Fish Oils, Coconut Oil, Vitamin D...it seems every now and again there is a new health fad with certain supplements and nutrients touted as the next great cure-all. And it can be very hard to discern what has good science backing it up, and what doesn't.
The new craze seems to be Curcumin, which is the active ingredient found in the spice turmeric (often used in curry), and it's being billed as a powerful anti-inflammatory, anti-oxidant and anti-cancer supplement. Curcumin has long been used in Eastern medicine for a wide variety of health benefits, but what does current research say?
I'm happy to report that preliminary research supports the "craze" (1)! Curcumin has been shown in lab studies to mediate inflammation with arthritis and other rheumatological conditions. According to WebMD and research articles, in lab tests, curcumin was shown to modulate pathways that affect cancer (2) and seems to block the growth of certain kinds of tumors. Other lab studies suggest it may protect against certain types of skin diseases (psoriasis, acne, etc.) (1), Alzheimer's disease, diabetes (3), colitis, and high cholesterol (1). It may even help with certain viral infections (4).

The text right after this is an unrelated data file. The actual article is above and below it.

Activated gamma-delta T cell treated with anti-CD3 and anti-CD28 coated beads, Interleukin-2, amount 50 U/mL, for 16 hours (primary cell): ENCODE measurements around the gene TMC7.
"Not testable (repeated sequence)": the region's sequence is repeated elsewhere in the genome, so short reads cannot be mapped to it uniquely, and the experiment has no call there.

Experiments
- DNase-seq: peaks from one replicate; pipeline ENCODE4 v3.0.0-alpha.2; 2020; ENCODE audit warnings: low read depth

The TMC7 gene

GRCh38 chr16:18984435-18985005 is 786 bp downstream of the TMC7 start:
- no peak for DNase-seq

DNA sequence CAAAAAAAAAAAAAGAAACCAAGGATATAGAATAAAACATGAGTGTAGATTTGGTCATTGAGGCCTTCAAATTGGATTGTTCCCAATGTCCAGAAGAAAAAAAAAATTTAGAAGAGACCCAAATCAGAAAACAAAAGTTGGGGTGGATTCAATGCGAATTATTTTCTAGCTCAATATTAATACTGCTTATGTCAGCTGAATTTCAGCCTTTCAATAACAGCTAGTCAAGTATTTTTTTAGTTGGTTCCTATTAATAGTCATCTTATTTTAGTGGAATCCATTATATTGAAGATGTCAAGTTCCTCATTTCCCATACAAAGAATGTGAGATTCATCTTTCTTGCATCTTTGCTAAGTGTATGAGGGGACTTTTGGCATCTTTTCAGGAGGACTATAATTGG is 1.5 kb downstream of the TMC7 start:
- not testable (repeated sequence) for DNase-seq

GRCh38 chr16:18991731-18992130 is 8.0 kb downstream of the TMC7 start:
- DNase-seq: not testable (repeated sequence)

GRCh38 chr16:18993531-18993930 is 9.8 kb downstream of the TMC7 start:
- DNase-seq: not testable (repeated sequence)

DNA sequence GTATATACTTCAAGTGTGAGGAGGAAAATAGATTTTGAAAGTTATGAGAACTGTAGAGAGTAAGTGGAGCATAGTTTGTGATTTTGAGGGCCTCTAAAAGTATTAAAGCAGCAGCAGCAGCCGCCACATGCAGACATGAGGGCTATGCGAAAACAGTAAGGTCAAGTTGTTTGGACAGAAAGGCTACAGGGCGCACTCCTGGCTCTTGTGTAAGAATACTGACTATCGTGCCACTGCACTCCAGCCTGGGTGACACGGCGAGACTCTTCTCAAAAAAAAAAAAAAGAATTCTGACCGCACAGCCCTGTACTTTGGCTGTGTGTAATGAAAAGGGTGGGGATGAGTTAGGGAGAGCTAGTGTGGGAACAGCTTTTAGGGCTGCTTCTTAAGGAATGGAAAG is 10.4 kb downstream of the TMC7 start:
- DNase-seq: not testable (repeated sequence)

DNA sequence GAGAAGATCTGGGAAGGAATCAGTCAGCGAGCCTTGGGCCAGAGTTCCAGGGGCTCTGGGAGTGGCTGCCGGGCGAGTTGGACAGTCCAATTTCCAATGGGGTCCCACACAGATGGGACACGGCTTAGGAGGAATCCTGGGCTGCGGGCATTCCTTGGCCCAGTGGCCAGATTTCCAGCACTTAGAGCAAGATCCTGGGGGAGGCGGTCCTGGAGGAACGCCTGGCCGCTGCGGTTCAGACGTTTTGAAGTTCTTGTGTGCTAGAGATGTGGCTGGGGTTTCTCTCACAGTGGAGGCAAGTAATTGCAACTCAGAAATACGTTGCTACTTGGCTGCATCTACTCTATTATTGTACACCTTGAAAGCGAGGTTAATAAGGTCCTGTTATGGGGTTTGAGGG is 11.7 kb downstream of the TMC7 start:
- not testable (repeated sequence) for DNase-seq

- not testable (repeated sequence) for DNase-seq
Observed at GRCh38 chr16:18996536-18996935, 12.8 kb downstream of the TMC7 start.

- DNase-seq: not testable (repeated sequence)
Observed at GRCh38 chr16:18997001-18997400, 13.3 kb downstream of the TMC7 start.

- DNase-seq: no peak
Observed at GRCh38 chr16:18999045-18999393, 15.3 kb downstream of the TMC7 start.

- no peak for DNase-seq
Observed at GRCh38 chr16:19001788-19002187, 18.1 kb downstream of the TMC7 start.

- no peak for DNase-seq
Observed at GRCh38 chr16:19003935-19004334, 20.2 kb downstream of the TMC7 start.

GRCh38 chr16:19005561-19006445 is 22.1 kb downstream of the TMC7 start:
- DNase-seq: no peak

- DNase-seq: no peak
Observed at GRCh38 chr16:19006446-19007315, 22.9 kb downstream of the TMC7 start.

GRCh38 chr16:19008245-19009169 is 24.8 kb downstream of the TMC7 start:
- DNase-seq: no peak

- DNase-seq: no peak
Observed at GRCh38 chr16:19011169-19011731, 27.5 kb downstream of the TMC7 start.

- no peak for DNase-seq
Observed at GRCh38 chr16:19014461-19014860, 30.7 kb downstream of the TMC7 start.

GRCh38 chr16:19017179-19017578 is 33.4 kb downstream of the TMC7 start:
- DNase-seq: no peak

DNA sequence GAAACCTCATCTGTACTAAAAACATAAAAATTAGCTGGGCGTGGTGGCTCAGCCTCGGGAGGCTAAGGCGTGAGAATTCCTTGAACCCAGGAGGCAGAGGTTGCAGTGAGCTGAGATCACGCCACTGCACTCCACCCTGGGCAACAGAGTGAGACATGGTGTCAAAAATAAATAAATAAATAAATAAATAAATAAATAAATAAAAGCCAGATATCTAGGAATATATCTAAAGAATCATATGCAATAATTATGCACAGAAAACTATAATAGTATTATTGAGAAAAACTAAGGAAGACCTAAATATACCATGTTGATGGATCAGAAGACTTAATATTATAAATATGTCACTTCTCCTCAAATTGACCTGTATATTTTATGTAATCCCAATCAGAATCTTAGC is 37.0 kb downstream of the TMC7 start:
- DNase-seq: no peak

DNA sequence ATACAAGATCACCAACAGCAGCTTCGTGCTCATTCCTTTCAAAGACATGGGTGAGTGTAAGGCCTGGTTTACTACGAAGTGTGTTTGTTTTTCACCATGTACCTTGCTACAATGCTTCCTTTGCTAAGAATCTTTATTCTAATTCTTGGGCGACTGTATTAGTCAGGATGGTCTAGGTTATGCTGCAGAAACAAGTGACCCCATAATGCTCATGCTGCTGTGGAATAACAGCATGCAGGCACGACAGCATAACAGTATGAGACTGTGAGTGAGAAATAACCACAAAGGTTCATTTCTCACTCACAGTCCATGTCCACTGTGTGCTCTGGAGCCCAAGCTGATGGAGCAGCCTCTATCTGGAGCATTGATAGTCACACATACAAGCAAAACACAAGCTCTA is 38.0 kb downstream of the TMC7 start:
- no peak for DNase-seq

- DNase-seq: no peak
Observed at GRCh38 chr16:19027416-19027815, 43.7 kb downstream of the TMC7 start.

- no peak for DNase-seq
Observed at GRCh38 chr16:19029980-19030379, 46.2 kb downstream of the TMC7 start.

So what does this mean? Curcumin will undoubtedly begin to be used in clinical trials, and more information will become available on it's health and wellness properties. In the meantime, turmeric is generally safe to take. As with any supplement, we recommend speaking to your health care providers before starting something new (especially if you are on other medications, are pregnant or nursing, etc.). Curcumin should be taken in a supplement form (as you likely can't get enough of the active component for a therapeutic dose by just eating turmeric). It has been reported that black pepper added to a curcumin supplement aids in absorption. However, it should also be noted that it has been reported that curcumin may cause upset stomach or nausea in high doses, or if taken over long periods of time.